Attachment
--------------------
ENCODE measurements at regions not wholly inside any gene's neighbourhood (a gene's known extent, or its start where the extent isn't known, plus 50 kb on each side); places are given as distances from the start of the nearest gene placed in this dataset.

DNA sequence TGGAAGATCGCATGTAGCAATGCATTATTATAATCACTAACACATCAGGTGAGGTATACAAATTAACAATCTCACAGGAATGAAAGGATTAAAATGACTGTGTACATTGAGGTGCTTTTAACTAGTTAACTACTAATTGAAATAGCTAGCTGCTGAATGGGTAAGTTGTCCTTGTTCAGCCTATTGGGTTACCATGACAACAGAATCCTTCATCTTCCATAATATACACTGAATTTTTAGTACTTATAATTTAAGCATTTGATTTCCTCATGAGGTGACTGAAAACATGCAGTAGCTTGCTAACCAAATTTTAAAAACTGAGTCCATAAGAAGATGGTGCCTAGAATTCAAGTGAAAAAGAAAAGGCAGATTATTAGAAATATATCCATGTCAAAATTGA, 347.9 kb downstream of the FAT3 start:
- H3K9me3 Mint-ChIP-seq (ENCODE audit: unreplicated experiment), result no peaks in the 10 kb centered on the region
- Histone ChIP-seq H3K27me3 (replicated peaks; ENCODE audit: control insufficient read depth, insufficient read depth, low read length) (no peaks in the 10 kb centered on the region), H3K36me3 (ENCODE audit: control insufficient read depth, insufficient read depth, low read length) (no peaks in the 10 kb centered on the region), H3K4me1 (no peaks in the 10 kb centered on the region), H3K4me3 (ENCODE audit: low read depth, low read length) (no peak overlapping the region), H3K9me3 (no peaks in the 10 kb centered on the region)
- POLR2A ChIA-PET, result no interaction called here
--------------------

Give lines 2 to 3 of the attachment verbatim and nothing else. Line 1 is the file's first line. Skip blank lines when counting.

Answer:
DNA sequence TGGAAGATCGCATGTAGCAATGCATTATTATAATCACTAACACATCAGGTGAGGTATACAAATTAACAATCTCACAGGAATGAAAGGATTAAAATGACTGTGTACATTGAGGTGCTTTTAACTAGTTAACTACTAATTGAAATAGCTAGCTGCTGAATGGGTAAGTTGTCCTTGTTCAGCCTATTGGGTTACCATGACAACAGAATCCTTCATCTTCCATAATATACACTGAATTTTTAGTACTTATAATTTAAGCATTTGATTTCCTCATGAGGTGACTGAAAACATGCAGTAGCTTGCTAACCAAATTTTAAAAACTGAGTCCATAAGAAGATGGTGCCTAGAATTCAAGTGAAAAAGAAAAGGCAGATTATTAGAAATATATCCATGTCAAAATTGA, 347.9 kb downstream of the FAT3 start:
- H3K9me3 Mint-ChIP-seq (ENCODE audit: unreplicated experiment), result no peaks in the 10 kb centered on the region